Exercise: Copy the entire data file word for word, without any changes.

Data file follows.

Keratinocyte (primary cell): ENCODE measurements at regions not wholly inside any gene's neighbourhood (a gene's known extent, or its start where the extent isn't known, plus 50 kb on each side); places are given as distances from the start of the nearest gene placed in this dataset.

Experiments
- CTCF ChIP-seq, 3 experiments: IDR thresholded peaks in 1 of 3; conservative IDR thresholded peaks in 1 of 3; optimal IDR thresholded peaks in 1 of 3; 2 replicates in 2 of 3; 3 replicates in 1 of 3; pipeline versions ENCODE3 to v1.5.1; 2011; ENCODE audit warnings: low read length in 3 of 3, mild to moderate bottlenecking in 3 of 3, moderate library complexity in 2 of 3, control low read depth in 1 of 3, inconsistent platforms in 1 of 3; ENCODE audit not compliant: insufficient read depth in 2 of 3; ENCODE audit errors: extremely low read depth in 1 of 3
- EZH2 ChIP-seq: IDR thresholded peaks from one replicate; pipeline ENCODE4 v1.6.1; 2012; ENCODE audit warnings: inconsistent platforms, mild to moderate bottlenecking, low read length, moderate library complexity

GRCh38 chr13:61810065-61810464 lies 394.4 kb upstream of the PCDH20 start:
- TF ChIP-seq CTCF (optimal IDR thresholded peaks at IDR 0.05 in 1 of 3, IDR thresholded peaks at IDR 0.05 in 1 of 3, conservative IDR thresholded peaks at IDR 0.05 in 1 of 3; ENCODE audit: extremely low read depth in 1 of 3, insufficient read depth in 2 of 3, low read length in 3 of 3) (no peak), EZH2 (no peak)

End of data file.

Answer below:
Keratinocyte (primary cell): ENCODE measurements at regions not wholly inside any gene's neighbourhood (a gene's known extent, or its start where the extent isn't known, plus 50 kb on each side); places are given as distances from the start of the nearest gene placed in this dataset.

Experiments
- CTCF ChIP-seq, 3 experiments: IDR thresholded peaks in 1 of 3; conservative IDR thresholded peaks in 1 of 3; optimal IDR thresholded peaks in 1 of 3; 2 replicates in 2 of 3; 3 replicates in 1 of 3; pipeline versions ENCODE3 to v1.5.1; 2011; ENCODE audit warnings: low read length in 3 of 3, mild to moderate bottlenecking in 3 of 3, moderate library complexity in 2 of 3, control low read depth in 1 of 3, inconsistent platforms in 1 of 3; ENCODE audit not compliant: insufficient read depth in 2 of 3; ENCODE audit errors: extremely low read depth in 1 of 3
- EZH2 ChIP-seq: IDR thresholded peaks from one replicate; pipeline ENCODE4 v1.6.1; 2012; ENCODE audit warnings: inconsistent platforms, mild to moderate bottlenecking, low read length, moderate library complexity

GRCh38 chr13:61810065-61810464 lies 394.4 kb upstream of the PCDH20 start:
- TF ChIP-seq CTCF (optimal IDR thresholded peaks at IDR 0.05 in 1 of 3, IDR thresholded peaks at IDR 0.05 in 1 of 3, conservative IDR thresholded peaks at IDR 0.05 in 1 of 3; ENCODE audit: extremely low read depth in 1 of 3, insufficient read depth in 2 of 3, low read length in 3 of 3) (no peak), EZH2 (no peak)